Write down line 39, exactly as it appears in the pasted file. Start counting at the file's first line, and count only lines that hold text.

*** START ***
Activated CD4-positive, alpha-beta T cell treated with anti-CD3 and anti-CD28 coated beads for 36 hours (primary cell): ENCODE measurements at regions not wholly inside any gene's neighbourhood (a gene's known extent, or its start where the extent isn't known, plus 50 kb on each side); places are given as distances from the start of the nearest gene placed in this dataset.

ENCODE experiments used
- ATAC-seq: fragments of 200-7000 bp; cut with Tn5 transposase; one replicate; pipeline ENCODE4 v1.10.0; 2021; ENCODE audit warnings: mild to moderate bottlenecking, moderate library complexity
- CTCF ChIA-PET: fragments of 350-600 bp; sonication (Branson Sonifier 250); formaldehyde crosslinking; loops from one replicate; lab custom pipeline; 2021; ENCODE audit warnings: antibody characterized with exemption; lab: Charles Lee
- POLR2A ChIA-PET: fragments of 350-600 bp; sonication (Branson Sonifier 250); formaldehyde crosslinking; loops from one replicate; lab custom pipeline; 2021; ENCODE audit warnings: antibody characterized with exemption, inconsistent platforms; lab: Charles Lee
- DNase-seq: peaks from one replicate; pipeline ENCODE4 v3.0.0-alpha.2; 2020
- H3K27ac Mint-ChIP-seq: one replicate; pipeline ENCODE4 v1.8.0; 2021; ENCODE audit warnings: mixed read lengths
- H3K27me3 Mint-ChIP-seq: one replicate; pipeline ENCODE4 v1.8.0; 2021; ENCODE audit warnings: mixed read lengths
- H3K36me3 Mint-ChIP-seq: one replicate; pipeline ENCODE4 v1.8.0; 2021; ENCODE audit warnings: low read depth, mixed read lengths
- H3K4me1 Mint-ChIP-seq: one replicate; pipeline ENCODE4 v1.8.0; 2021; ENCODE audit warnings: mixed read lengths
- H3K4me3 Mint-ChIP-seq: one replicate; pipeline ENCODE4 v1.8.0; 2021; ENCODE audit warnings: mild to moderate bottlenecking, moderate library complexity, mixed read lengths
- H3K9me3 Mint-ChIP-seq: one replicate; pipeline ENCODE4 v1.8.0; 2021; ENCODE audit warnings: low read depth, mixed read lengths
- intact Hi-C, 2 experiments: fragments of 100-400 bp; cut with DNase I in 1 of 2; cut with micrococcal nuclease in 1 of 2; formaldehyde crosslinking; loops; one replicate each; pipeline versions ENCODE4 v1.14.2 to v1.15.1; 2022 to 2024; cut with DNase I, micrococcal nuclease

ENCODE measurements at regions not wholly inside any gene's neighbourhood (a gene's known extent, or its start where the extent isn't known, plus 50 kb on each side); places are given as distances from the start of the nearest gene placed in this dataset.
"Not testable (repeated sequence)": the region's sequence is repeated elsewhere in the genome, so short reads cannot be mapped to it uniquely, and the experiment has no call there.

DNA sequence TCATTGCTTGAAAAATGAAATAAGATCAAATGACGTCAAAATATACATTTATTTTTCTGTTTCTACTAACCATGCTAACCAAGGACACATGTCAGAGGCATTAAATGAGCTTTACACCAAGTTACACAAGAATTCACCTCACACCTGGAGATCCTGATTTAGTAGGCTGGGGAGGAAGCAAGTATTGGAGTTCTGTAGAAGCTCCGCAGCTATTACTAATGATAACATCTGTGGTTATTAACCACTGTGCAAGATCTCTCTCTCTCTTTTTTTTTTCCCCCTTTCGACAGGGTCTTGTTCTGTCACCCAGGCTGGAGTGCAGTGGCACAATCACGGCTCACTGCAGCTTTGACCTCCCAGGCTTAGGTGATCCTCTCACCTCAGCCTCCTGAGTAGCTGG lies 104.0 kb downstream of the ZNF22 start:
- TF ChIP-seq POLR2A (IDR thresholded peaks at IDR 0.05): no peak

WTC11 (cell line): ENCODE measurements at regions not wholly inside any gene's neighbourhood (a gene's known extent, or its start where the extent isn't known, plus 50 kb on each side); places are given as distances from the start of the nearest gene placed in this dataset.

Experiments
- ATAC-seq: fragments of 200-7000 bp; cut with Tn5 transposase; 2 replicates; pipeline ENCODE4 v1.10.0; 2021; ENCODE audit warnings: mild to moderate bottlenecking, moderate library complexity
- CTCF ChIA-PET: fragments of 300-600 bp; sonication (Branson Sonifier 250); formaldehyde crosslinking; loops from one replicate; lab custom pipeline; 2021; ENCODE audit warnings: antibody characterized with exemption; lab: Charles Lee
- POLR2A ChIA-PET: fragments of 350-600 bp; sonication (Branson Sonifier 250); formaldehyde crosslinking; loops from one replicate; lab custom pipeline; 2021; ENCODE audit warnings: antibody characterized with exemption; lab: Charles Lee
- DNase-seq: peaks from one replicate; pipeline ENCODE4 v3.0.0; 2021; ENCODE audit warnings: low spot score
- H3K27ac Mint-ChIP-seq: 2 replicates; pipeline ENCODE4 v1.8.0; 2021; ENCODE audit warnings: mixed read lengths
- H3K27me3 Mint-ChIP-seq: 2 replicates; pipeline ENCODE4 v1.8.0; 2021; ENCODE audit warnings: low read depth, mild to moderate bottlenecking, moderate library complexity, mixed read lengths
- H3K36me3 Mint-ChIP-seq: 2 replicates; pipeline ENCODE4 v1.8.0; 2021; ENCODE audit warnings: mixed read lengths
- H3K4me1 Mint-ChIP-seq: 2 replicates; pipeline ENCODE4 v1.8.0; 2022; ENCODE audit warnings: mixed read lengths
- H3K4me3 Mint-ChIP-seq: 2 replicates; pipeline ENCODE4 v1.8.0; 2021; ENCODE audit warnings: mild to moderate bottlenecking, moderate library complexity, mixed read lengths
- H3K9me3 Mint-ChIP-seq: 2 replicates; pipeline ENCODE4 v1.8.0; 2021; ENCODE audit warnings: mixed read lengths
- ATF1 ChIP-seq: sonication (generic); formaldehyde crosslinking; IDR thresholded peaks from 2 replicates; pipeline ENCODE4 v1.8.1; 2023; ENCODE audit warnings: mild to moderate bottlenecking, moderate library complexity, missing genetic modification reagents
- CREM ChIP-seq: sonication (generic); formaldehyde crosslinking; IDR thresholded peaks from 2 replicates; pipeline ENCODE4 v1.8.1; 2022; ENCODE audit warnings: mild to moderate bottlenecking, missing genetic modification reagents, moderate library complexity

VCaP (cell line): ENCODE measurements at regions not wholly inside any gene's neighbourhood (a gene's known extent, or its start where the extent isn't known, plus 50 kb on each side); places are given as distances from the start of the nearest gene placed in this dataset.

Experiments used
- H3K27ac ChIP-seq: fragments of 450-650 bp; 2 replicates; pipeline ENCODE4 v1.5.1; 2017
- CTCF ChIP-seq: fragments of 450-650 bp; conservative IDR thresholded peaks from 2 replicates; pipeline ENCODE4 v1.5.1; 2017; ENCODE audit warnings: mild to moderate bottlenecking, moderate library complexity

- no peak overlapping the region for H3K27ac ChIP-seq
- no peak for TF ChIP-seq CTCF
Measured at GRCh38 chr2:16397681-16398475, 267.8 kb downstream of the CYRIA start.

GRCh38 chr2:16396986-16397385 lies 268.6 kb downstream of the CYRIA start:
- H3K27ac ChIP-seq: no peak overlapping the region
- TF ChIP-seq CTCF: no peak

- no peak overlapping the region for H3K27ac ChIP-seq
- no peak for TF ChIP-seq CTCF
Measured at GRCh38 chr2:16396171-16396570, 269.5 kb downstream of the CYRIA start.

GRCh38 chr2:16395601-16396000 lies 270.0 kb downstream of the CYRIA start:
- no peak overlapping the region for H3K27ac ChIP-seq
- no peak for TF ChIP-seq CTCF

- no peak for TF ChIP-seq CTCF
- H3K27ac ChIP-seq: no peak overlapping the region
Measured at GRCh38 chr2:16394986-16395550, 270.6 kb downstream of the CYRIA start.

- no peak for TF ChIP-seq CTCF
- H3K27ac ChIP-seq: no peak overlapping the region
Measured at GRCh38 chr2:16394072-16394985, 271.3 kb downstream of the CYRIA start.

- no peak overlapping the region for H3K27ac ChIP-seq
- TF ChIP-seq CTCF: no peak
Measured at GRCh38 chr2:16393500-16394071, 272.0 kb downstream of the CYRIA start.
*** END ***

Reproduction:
GRCh38 chr2:16396986-16397385 lies 268.6 kb downstream of the CYRIA start: